On the right are the basses of the Great Open Diapason I, and more pedal stops including the Open Wood I. The enclosed Choir organ is to the right, with the Solo Tubas in front. The rest of the Solo organ is above the Swell and in front on the right is the unenclosed Choir organ. To the left are the Great reeds. Below the level of the Great and Swell some of the largest pedal pipes lie horizontally along the floor of the organ chamber.

Later Improvements

The organ continued with very little major attention for over four decades. In 1995 the BDOA launched an appeal for funds to carry out a limited repair and maintenance programme at a cost of only £7,500. By 1997 the Appeal had raised around £12,000. Following the receipt of a substantial grant from the Foundation for Sport and the Arts of £14,900 it was possible to carry out more extensive works costing £21,669 and carry forward money for future repair. These next repairs were carried out in 1998 at a cost of £13,287, the City Council contributing £6,000 towards this cost.

In 2000, the BDOA committee agreed that the remaining amount of money in its Colston Hall Fund should be used to upgrade the console. The outdated and limited piston changing mechanism would be replaced by modern electronic aids to registration. The City Council agreed to find the balance of funds required and the work was carried out in August 2001 at a cost of £18,500.

Modern electronics enabled eight general pistons instead of five, with 128 channels of memory. This means that up to 1024 stop changes can be pre-set by the performer. These are activated during performance not only by the general pistons but also by a stepper. Several + and – buttons are located between the manuals which allow the performer to move to the next or previous pre-set registration change.

In addition, the Crescendo Pedal, which provides a graded increase in volume using a swell-type pedal, not only has a setting provided by the organ builder but also provision for three alternatives to be set by the performer.

Current work

Time has taken its toll on the working components of the instrument, and Harrison and Harrison, who are still responsible for the organ’s maintenance, have said that “if the organ is to perform reliably and well, a full overhaul cannot long be deferred”, and added that the present major alterations to the building offer the “perfect opportunity to undertake a full restoration”.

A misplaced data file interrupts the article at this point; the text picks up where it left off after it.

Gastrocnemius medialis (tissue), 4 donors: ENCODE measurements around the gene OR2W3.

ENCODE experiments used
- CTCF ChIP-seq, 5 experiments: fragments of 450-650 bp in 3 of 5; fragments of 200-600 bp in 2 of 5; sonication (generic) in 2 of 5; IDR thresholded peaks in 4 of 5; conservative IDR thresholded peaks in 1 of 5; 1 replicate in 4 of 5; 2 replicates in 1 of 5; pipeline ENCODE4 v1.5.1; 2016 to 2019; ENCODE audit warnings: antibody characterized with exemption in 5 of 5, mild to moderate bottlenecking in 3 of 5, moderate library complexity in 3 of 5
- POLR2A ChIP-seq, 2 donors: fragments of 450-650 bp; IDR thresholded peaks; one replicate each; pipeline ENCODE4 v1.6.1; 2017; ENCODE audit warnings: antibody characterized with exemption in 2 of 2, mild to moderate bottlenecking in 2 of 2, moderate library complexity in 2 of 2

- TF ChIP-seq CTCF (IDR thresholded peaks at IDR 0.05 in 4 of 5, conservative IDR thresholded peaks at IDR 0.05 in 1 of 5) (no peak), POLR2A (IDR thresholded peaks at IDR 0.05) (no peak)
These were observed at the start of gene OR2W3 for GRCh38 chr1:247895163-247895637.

Works needed include: removing, cleaning and storing vulnerable pipework for the duration of the building works, cleaning and encasing the larger pipes; extending the protective screen; installing adjustable reflectors; re-leathering the wind system; overhauling and updating the console and mounting it on a new mobile platform; removing and repairing the humidifier and updating the electrics. When the renovated organ has returned and been re-assembled, the final process will be tuning and voicing to the acoustic of the new space. The budget for these works is shown alongside.

And here is a link to work in progress at Harrisons, which will be updated as the project progresses.

Item Cost
Main removal, protection, repairs and re-assembly £58,750
Complete restoration and build £930,000
Transport £15,000
Total £1,003,750


The major capital project to transform Bristol Beacon is approaching completion. It will become an international standard concert facility and a national centre for entertainment, education and enterprise. The venue’s historic pipe organ by Harrison & Harrison needs to be restored and rehoused at a cost of £1,003,750

This project has already been generously supported by the J & M Britton Trust, but that leaves £800,000 still to be raised.

The Bristol Music Trust has now launched an Organ Appeal specifically to fund this shortfall. Please click here for the details on the Bristol Beacon website. Not only can you read about the many ways you can help as a donor, but also see pages of pictures and stories about the history of the organ and how the restoration work is proceeding.